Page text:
McGriff Insurance Services Inc. is not responsible for a hotel management company failing to purchase a builders risk policy for a warehouse later damaged in a flood that the broker did not know about, a federal appeals court ruled Wednesday, in affirming a lower court.
Little Rock, Arkansas-based I Square Management LLC helped create Arkansas Knoxville Hotel LLP to purchase a hotel in Knoxville, Tennessee, with plans for its significant renovation, according to the ruling by the 8th U.S. Circuit Court of Appeals in St. Louis in I Square Management LLC; Arkansas Knoxville Hotel LP v. McGriff Insurance Services Inc.
Furniture, fixtures and equipment were purchased in bulk and stored in a warehouse, according to the ruling. At one point during the project, McGriff, a subsidiary of Trust Insurance Holdings Inc., advised the project’s general contractor that a builders risk policy was unnecessary for the construction.
After a flood damaged or destroyed property in the warehouse, I Square and AKH filed claims with their insurers, which were denied. They then sued McGriff, alleging it had negligently advised them that they did not need to purchase a builders risk policy for the project.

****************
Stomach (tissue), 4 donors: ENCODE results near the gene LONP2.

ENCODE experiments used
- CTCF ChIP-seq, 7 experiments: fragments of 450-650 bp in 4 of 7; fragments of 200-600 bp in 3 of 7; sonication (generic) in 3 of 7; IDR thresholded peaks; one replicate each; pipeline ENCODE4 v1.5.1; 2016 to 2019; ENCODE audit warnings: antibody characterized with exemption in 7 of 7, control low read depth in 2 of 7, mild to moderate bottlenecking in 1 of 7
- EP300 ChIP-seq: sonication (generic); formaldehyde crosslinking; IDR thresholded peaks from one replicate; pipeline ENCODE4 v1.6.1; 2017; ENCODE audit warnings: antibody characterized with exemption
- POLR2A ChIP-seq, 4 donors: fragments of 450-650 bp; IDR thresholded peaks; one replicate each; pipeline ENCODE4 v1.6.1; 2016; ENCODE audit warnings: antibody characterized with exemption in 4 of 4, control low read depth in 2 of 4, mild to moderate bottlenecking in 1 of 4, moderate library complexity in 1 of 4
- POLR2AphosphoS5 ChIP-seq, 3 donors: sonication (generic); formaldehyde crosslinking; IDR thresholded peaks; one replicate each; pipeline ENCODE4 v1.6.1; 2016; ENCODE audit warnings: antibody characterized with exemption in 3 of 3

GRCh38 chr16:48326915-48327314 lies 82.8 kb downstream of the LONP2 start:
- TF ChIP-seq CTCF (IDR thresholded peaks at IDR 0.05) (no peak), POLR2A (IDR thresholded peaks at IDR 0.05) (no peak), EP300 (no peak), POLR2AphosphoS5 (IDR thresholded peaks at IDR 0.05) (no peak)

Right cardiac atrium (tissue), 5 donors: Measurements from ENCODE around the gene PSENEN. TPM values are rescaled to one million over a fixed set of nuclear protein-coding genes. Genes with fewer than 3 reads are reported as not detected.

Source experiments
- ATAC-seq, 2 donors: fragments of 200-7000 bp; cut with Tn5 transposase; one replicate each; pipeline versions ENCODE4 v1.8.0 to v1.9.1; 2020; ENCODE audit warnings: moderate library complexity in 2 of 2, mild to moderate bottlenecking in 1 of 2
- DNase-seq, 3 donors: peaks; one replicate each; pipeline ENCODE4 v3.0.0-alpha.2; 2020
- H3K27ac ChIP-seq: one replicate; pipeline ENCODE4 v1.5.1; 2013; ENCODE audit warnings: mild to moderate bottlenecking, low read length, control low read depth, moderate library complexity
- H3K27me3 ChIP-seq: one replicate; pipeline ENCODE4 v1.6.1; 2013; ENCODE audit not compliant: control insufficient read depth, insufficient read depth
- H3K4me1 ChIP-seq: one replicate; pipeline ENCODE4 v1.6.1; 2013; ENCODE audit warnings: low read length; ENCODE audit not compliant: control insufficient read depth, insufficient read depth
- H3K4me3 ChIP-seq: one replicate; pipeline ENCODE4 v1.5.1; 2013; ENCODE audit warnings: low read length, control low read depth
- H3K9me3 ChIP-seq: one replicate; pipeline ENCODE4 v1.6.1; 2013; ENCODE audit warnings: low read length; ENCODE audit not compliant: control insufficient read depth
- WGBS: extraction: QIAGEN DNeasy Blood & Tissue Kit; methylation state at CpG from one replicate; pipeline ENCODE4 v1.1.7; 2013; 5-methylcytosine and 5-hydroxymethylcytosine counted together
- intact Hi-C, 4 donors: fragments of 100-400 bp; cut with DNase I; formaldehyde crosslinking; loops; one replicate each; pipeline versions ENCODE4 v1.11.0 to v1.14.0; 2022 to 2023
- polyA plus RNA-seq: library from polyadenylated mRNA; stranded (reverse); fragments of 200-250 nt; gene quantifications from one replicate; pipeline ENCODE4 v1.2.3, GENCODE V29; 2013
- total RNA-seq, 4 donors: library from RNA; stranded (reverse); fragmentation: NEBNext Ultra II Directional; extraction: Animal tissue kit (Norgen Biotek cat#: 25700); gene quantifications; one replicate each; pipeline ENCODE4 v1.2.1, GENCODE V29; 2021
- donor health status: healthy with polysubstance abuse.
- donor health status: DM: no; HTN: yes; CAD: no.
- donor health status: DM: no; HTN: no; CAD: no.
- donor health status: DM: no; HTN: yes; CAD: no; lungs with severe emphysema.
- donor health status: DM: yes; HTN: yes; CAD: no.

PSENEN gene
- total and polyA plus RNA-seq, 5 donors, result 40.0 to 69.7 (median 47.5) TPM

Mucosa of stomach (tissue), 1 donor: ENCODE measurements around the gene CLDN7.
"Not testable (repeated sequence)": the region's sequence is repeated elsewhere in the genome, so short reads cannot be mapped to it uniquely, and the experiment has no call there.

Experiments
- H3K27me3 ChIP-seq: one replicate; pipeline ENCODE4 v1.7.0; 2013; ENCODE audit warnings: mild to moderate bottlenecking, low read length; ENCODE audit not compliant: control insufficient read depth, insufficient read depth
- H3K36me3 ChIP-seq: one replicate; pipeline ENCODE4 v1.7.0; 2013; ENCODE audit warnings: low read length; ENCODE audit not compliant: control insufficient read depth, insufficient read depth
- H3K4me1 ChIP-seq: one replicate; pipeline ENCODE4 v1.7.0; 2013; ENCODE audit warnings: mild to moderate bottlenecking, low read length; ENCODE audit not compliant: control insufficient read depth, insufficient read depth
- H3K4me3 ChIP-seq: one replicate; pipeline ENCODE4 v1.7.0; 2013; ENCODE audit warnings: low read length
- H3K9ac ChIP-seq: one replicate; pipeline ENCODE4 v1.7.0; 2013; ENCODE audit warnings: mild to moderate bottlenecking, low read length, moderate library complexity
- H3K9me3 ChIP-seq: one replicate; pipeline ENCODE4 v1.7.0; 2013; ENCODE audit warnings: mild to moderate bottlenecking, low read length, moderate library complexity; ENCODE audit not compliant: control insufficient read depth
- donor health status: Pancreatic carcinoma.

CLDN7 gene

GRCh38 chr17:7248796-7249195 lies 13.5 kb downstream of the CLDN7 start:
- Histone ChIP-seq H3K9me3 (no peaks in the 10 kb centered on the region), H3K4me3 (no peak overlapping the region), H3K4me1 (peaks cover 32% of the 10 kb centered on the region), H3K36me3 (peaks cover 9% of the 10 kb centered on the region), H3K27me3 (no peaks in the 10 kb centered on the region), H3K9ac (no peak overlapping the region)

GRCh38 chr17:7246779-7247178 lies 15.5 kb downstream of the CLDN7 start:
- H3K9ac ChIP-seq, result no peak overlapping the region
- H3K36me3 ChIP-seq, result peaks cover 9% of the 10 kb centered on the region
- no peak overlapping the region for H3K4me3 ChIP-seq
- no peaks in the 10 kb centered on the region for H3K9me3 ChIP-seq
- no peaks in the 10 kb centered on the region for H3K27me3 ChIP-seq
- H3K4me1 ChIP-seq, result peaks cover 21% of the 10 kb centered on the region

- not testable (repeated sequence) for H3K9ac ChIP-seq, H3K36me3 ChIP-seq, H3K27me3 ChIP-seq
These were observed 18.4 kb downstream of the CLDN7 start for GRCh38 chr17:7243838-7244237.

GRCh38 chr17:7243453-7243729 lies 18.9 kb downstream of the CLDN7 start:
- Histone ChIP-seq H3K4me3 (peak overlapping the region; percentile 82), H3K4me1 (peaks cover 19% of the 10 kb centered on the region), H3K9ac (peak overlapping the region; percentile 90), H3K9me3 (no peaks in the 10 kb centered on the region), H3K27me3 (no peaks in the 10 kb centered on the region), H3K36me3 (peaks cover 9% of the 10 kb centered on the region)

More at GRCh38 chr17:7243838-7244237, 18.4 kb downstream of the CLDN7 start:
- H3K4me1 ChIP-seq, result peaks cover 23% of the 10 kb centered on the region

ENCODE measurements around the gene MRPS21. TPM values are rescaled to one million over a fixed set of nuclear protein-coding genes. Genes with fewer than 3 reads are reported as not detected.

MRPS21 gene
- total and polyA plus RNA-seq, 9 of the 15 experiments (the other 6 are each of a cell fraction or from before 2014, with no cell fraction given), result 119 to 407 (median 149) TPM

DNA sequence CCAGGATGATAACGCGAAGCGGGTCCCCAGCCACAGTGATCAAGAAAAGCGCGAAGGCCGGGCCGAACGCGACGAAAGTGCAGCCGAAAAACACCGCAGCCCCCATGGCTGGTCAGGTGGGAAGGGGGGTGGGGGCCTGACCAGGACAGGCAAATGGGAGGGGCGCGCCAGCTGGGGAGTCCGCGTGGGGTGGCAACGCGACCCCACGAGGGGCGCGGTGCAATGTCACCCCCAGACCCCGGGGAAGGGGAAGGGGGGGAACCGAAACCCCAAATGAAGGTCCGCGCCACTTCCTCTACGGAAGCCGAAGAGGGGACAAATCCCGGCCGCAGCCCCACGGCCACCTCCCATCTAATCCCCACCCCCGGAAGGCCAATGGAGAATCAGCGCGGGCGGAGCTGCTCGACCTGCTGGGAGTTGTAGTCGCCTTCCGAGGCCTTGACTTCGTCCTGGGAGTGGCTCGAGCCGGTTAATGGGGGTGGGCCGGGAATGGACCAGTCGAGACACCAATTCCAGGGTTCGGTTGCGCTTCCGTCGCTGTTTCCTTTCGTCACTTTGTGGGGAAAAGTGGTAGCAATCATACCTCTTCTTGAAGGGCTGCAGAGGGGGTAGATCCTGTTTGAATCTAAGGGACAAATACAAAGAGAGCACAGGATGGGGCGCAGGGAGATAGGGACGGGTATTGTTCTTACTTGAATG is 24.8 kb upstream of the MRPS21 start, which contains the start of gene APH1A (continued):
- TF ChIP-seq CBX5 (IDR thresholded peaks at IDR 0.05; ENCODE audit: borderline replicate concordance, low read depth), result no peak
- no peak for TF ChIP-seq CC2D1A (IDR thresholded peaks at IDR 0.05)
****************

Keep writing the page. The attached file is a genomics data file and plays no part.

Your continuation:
The U.S. District Court in Little Rock ruled in the broker’s favor and was affirmed by a three-judge appeals court panel.
The Arkansas Supreme Court has consistently ruled that it is an insured’s responsibility to educate himself about insurance coverage, the ruling said.
It has recognized, however, that an agent may have a duty to advise clients of appropriate coverage in some jurisdictions when there is a “special relationship” between the two.
That relationship did not exist here, the panel ruled. The plaintiffs “have failed to show the existence of a special relationship between McGriff and the insureds that gave rise to additional duties on the part of McGriff to ensure that they had adequate coverage,” it said.
“Any assumed duty to give proper advice would have been based on the knowledge that McGriff had about the project, and it does not appear that anyone at I Square or AKH had told McGriff about the warehouse or that McGriff otherwise knew about it such that it could ensure it was properly covered,” the ruling said, in affirming the lower court.
Attorneys in the case did not respond to requests for comment.